Page 3 of 3   <      

Remarkable but rough pieces from Illstyle & Peace

Network News

X Profile
View More Activity

-- Mark J. Estren

MUSIC

Haochen Zhang

Some "discoveries" in Wolf Trap's "Discovery Series" aren't exactly undiscovered: Pianist Haochen Zhang, who performed Friday night at the Barns, shared the gold medal at the 13th Van Cliburn International Piano Competition this year. But the tall, rangy 19-year-old from Shanghai showed himself master of more than a formidable technique -- and that was a discovery worth making.

Zhang opened his five-work recital with the most challenging piece, if not the most technically difficult: Beethoven's second-to-last sonata, No. 31 in A-flat. This early romantic work, essentially a fantasia, needs more than a quiet, gentle touch at the start and effortless arpeggios throughout -- although Zhang provided those. He also captured the work's richness and subtlety, combining easy rubato that was not merely gestural with judicious use of the sustaining pedal. This work requires thought as well as technique, and Zhang offered plenty of both.

Mason Bates's "White Lies for Lomax," written for the 2007 Van Cliburn competition as a tribute to ethnomusicologist Alan Lomax, was quite a contrast: Fun to hear and apparently to play, it favors the keyboard's upper and lower extremes in a disjointed structure that is almost rhythmic and almost jazzy.

In Ravel's "Gaspard de la Nuit," still one of the most spectacular showpieces in piano literature, Zhang brought elegance to the unceasing rippling motion of "Ondine" and impressively solemn tolling in the left hand to "Le Gibet," although a sense of eeriness was lacking. The fiendishly difficult "Scarbo" became an orgy of grotesquerie as Zhang surmounted the unrelenting crescendos and double-note scales with relish -- overmastering the Yamaha piano, whose bass was not as clearly resonant as it might have been.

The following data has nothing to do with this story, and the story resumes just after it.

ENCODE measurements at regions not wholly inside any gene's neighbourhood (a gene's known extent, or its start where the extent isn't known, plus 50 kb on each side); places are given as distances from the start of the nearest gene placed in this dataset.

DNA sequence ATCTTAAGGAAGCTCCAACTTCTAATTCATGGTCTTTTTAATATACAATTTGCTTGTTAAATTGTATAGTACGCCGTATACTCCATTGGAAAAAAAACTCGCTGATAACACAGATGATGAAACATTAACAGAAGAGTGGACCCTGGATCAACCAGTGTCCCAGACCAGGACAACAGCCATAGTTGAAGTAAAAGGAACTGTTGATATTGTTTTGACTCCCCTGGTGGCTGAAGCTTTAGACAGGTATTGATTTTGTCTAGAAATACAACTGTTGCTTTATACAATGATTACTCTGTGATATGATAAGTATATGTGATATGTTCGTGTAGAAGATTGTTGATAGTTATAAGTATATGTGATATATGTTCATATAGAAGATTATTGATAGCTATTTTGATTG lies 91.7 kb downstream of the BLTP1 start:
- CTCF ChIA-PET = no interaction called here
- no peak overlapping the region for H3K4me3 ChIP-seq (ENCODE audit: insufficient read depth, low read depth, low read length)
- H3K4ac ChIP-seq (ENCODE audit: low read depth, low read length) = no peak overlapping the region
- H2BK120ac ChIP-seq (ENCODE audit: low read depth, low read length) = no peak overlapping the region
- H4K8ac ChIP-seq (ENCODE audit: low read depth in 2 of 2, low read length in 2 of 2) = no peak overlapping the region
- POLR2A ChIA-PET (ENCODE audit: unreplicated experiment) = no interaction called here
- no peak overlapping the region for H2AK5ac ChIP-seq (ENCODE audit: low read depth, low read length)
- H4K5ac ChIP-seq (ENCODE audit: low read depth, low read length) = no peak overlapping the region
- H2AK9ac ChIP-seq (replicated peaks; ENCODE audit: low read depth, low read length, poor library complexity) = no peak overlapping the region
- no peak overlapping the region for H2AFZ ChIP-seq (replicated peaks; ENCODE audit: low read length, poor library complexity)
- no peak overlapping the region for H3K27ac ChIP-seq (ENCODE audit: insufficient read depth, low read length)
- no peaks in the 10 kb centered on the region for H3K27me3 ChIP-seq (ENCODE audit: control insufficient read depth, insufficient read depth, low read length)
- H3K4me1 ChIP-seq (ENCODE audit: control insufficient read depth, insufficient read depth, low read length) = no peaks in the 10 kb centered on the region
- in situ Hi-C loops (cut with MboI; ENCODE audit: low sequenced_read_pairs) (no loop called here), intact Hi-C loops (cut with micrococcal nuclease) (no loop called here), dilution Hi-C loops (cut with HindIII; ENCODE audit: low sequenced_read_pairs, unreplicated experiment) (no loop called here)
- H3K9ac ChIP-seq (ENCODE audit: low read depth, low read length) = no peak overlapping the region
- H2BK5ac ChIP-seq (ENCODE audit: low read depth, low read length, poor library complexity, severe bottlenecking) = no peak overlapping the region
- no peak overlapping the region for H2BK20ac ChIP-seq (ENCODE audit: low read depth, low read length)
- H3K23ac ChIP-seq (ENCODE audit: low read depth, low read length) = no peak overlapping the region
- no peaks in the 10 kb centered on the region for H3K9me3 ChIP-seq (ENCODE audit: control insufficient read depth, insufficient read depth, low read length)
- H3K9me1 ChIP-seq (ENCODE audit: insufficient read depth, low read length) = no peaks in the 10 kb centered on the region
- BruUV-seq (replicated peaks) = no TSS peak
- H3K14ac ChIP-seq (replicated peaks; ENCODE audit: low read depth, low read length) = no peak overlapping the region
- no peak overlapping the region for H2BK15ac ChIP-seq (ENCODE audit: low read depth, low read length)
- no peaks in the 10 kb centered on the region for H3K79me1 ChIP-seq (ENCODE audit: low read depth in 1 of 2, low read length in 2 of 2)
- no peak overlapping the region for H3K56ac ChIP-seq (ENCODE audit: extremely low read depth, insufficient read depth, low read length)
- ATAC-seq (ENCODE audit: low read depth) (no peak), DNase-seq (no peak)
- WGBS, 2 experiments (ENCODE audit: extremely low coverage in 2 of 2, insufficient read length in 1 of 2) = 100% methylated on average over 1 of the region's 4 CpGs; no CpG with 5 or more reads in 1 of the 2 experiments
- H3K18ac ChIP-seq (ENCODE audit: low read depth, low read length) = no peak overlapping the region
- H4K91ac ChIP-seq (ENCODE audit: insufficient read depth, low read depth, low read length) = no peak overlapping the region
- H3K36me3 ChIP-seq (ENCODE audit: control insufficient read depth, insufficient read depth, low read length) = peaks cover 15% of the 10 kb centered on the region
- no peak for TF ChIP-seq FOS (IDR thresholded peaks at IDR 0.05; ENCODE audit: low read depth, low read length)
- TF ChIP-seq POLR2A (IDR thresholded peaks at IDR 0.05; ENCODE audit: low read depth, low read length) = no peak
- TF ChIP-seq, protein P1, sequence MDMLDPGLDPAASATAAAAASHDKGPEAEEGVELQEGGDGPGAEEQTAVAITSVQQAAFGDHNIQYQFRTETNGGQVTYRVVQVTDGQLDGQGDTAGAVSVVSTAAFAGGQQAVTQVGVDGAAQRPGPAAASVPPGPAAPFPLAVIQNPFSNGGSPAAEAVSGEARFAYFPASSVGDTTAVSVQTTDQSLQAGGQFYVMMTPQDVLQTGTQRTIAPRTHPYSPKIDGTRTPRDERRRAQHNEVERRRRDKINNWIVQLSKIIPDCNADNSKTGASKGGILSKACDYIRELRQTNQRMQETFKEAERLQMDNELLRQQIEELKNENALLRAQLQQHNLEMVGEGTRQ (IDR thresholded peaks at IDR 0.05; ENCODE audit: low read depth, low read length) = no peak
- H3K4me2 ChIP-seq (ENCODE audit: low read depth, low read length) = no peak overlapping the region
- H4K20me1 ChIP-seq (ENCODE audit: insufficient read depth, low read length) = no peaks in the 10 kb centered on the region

After intermission, Zhang gave Brahms's Variations and Fugue on a Theme by Handel a subtle, well-modulated performance that began with delicacy but brought plenty of power to the more muscular variations -- although here the pianist's foot-tapping and occasional vocalizing were periodically distracting.

Liszt's "Spanish Rhapsody" ended the recital spectacularly, with filigree fingerwork almost too fast to see and enough chordal strength to pound the recalcitrant instrument into submission. An encore of a Chinese folk song in Lisztian display mode capped the lengthy concert with notes that sparkled like fireworks.

-- Mark J. Estren

MUSIC

François-Frédéric Guy

François-Frédéric Guy began a complete traversal of Beethoven's 32 piano sonatas on Friday night at La Maison Française. The schedule of nine concerts over nine days, with a two-day break in the middle, is an epic feat of concentration and endurance, and that is just for the listener. Guy played the Beethoven cycle twice last year, in Monaco and Paris, in the same, mostly chronological sequence. That ordering creates, in his words, an "immense crescendo," a stylistically driven motor that powers him through the exhausting task.

In keeping with that idea of developmental accretion, Guy began the cycle with a soft, understated performance of the three sonatas of Op. 2. It was Beethoven imbued with many subtle colors and lyric phrasing, drawn from the pianist's poetic fantasy, often with a quiet rumbling of inner melancholy. In the mixing of his color palette, Guy relied perhaps too much on the sustaining pedal, blurring the trio of the rather fast third movement in No. 1, for example, into a cloud.

While the first sonata seemed the least polished, No. 2 had a technically brilliant first movement, with right-hand roulades light as a feather, and a grand, steady slow movement positioned more or less as the recital's centerpiece. A slight uncertainty about one passage in the development of No. 3's first movement unsettled Guy momentarily, but he recovered to give an unforgettable rendition of the second movement, with exquisitely voiced melodic interchanges in the crossing of the left hand. The trills at the end of the fourth movement were a flawless whirr of seamless oscillation.

-- Charles T. Downey

This complete cycle of the Beethoven piano sonatas continues at La Maison Française through Nov. 22.


<          3

© 2009 The Washington Post Company

Network News

X My Profile
View More Activity